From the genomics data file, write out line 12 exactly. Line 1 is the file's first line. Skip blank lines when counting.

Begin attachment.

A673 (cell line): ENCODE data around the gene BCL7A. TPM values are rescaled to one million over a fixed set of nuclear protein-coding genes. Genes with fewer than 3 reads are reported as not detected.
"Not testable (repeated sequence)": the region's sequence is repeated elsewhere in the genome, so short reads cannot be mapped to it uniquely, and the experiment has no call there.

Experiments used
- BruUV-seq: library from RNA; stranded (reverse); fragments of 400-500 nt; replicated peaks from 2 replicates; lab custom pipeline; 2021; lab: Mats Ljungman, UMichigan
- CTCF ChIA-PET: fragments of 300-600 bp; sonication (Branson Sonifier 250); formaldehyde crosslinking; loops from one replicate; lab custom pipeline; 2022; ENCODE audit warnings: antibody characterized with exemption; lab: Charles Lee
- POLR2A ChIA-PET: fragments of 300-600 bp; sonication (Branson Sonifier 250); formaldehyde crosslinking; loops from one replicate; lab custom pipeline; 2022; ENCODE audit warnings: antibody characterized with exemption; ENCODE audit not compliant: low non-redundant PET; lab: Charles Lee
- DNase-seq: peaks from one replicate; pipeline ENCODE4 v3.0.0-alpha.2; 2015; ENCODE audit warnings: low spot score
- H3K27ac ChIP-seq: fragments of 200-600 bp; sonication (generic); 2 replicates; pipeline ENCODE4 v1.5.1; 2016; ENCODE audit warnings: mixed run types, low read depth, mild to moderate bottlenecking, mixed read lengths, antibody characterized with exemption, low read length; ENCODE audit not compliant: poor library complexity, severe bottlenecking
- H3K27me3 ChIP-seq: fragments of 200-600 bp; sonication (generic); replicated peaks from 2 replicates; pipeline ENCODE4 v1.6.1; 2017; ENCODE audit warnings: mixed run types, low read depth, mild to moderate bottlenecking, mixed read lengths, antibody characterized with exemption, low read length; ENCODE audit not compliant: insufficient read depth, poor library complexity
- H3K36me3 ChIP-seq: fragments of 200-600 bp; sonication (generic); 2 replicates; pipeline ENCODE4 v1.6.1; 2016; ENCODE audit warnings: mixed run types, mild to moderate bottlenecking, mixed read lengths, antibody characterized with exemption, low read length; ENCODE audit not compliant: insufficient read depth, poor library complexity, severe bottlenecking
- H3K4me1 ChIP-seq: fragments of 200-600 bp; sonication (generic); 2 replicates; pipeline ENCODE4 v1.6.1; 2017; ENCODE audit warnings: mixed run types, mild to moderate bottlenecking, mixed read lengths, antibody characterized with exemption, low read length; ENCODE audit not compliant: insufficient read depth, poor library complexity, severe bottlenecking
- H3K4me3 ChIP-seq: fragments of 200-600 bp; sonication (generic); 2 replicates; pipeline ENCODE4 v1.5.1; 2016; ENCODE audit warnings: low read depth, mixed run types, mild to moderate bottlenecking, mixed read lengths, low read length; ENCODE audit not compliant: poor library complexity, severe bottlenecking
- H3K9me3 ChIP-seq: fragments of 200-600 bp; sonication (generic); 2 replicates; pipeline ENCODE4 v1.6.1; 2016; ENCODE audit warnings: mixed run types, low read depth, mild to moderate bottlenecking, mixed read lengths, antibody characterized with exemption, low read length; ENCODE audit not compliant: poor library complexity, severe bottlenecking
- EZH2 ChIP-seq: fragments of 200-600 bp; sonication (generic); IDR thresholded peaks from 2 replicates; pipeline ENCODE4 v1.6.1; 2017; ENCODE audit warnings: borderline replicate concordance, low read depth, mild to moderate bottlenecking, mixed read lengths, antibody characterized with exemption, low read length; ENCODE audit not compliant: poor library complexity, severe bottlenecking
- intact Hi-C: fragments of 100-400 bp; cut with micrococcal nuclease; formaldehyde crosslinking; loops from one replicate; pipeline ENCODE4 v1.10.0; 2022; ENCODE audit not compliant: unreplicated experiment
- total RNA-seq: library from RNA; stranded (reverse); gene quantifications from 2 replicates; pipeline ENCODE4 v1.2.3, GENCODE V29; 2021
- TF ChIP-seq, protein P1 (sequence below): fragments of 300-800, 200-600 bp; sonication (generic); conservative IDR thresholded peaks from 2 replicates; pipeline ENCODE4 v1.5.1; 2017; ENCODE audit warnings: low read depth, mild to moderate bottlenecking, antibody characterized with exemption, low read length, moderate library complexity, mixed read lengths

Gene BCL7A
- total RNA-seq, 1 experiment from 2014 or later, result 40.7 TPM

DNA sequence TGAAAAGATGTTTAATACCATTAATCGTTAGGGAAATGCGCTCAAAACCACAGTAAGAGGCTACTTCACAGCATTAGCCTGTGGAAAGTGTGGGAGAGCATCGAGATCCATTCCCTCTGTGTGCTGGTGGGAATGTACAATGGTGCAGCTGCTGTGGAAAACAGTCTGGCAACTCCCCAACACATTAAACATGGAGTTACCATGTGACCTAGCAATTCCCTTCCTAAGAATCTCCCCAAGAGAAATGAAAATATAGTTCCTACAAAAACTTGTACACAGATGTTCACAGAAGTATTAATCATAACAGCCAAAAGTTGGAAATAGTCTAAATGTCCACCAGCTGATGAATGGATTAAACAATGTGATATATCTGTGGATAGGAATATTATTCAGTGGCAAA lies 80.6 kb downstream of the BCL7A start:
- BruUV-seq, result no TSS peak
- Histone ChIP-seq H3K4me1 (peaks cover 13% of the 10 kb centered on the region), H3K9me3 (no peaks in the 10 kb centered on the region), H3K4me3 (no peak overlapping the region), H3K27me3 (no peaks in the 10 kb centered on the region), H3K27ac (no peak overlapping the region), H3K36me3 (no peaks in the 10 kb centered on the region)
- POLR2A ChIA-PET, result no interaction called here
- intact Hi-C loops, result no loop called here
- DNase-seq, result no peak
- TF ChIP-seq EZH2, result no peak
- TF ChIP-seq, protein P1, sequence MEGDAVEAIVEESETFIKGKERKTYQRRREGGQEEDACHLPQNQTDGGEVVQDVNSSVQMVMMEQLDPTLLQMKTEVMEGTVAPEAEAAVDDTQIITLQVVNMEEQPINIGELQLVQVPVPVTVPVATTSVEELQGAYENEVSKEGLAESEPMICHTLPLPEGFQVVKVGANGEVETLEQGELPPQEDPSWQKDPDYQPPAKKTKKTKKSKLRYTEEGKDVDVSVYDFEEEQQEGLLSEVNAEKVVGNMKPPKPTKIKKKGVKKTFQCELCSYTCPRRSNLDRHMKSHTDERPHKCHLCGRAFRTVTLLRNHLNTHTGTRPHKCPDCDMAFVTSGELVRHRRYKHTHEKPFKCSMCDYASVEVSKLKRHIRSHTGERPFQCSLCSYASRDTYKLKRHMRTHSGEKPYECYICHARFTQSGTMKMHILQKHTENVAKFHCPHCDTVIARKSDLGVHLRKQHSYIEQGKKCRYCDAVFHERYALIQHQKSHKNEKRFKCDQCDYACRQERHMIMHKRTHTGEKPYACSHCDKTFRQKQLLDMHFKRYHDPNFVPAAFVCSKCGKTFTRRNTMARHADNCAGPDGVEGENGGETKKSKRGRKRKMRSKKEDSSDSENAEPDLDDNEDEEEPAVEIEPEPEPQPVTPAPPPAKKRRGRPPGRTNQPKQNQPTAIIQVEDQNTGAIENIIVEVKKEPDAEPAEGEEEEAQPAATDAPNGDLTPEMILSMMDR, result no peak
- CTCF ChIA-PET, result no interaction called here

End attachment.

- H3K4me3 ChIP-seq: fragments of 200-600 bp; sonication (generic); 2 replicates; pipeline ENCODE4 v1.5.1; 2016; ENCODE audit warnings: low read depth, mixed run types, mild to moderate bottlenecking, mixed read lengths, low read length; ENCODE audit not compliant: poor library complexity, severe bottlenecking